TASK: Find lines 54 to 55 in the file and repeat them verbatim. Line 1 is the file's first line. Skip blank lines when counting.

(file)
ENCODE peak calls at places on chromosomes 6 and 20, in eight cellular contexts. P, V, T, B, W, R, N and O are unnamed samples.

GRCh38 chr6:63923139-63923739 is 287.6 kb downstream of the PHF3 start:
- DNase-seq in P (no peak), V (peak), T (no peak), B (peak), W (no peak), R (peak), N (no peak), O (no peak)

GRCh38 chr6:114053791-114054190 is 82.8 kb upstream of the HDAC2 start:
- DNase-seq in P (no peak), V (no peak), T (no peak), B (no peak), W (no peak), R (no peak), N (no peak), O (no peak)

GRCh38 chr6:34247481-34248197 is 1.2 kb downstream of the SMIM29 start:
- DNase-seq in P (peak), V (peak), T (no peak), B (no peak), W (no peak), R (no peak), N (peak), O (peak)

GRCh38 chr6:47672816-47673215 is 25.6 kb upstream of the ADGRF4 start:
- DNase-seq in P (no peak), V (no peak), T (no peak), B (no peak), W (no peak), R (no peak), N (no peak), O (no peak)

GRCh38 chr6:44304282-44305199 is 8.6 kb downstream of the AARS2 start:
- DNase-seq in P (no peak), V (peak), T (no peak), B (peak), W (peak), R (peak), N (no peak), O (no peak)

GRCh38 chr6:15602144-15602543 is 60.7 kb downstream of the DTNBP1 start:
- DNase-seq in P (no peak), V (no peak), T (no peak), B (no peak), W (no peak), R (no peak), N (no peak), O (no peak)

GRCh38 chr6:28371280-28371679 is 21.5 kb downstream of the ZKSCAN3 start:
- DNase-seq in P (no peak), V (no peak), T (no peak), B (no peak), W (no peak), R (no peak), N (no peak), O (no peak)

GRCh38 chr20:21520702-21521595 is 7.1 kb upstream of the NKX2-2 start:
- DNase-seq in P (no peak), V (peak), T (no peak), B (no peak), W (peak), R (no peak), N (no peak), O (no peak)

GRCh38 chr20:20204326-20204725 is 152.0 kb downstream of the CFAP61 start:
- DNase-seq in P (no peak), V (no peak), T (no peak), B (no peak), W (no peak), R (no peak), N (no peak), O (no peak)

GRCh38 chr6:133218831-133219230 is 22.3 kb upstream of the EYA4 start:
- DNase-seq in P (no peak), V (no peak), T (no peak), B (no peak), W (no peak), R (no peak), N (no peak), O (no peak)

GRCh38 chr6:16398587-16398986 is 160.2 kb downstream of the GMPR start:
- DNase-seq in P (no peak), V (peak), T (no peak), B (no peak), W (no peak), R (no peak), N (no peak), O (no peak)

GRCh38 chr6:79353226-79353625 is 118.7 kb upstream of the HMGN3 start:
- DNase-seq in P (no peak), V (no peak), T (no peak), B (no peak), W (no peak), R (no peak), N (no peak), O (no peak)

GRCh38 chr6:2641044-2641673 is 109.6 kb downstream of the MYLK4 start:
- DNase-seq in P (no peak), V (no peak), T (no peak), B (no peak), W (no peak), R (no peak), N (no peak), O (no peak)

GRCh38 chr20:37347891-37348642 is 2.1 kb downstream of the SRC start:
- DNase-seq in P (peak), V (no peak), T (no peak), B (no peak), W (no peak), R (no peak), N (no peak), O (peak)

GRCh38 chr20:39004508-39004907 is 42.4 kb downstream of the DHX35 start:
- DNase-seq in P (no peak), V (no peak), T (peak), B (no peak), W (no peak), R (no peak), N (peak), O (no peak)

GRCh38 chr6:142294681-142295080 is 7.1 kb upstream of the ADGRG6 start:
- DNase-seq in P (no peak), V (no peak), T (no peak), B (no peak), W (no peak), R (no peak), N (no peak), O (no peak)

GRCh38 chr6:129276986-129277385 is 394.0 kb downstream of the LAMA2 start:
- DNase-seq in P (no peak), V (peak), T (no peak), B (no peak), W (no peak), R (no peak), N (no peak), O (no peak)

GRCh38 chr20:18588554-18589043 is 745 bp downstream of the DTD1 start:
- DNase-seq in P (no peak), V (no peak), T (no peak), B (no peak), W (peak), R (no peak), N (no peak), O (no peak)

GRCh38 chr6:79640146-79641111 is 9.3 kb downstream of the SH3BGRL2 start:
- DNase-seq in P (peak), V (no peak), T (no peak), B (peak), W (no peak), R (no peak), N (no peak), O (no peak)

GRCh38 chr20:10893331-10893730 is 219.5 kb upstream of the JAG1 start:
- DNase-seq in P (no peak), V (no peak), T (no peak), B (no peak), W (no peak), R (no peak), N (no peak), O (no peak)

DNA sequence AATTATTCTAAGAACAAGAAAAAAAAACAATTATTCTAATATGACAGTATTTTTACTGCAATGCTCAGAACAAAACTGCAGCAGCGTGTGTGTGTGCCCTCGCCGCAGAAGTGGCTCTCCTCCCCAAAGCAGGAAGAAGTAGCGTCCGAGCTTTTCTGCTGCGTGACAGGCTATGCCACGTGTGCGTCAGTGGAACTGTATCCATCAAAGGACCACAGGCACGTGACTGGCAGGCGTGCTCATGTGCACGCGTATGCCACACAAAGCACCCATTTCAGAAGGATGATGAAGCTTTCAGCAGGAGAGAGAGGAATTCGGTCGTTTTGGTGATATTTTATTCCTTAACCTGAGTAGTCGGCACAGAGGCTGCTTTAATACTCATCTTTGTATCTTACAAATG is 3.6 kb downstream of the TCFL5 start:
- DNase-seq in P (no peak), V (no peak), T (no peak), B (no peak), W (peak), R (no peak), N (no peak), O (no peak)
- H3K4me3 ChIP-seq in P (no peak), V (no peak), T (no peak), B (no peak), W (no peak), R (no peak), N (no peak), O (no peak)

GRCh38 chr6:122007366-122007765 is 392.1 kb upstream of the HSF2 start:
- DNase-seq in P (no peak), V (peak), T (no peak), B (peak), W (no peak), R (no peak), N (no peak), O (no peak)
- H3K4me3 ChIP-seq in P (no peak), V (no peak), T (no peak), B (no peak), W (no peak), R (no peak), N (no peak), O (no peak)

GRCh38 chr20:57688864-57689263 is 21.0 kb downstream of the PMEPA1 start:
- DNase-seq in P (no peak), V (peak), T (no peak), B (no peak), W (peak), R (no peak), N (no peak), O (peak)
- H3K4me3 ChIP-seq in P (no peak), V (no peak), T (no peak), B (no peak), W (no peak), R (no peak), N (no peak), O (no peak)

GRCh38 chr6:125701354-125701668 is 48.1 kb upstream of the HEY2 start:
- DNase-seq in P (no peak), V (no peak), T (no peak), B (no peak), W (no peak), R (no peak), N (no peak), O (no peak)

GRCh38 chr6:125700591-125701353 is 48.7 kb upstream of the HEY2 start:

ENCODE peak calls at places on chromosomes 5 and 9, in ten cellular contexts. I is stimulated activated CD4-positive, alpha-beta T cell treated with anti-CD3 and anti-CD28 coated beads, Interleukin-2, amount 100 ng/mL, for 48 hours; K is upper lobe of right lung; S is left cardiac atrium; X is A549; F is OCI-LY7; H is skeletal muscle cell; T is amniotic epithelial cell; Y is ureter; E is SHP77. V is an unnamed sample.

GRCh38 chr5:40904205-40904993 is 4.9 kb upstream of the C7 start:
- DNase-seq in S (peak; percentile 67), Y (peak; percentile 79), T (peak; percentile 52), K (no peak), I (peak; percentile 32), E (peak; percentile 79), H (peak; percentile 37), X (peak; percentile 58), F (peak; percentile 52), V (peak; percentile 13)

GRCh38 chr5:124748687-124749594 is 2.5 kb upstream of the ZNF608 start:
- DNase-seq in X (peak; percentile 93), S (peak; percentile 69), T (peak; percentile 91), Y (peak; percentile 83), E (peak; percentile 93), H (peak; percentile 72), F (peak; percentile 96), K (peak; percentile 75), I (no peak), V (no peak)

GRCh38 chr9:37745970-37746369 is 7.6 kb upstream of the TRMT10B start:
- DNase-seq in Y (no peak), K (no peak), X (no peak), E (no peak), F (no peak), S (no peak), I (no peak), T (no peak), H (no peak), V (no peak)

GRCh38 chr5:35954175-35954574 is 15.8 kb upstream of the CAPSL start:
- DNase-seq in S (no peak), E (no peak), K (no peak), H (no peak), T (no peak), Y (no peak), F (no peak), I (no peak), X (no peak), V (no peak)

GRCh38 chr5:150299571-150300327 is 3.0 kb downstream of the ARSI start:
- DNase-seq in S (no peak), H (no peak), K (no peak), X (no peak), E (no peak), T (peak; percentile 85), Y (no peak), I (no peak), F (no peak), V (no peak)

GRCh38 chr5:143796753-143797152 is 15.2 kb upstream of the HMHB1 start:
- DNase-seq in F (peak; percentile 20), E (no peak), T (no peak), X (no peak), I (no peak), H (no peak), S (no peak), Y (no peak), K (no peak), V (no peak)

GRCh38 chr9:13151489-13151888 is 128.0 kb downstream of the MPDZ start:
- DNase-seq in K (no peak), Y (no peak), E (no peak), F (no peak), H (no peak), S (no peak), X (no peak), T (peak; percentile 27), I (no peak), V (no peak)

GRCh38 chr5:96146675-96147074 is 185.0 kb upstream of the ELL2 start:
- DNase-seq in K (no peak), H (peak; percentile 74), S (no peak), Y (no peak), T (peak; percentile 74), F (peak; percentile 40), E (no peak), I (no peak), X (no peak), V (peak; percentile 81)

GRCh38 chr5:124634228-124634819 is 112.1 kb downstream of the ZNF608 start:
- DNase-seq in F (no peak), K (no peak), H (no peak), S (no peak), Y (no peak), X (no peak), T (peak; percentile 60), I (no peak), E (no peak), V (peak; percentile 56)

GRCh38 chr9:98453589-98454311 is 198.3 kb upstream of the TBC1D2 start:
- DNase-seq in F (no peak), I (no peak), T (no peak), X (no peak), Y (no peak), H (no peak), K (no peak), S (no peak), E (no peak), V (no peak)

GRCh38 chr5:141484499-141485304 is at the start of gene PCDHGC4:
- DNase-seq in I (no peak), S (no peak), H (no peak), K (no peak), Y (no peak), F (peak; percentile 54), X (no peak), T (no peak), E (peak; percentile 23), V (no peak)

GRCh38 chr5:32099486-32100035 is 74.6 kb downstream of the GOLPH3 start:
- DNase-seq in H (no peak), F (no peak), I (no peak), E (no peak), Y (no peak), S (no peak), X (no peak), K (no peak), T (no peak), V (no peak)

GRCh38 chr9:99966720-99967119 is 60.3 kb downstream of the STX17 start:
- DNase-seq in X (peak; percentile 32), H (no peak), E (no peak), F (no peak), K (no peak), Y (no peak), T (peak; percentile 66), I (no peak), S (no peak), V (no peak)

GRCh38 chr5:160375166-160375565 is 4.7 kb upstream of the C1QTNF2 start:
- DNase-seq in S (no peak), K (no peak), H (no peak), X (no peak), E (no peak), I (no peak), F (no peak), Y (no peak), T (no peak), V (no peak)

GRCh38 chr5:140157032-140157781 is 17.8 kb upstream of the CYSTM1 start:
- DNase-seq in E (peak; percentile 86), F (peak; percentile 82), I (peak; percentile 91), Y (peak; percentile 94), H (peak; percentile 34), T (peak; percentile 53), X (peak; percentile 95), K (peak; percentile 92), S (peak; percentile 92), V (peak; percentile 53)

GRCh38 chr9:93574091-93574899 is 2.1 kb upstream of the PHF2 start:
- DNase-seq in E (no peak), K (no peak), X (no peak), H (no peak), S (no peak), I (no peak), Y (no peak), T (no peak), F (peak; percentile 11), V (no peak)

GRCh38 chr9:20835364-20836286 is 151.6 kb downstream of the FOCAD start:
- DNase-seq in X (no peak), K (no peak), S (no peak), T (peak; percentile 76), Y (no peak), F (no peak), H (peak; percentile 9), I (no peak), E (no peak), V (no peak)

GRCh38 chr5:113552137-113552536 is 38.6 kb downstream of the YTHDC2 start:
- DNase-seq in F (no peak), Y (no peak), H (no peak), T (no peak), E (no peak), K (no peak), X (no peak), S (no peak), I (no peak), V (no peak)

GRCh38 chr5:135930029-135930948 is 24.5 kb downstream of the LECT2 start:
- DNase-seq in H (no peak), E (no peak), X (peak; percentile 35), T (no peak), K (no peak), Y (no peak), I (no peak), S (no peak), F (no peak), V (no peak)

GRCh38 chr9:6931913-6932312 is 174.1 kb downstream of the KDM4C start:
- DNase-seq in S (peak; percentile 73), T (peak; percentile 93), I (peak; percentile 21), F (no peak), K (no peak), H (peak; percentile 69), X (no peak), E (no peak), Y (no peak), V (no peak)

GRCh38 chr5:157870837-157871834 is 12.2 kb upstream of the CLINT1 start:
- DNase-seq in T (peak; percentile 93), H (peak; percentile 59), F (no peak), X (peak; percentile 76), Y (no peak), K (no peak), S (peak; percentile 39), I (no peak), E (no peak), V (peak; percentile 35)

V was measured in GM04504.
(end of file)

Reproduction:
ENCODE peak calls at places on chromosomes 5 and 9, in ten cellular contexts. I is stimulated activated CD4-positive, alpha-beta T cell treated with anti-CD3 and anti-CD28 coated beads, Interleukin-2, amount 100 ng/mL, for 48 hours; K is upper lobe of right lung; S is left cardiac atrium; X is A549; F is OCI-LY7; H is skeletal muscle cell; T is amniotic epithelial cell; Y is ureter; E is SHP77. V is an unnamed sample.

GRCh38 chr5:40904205-40904993 is 4.9 kb upstream of the C7 start: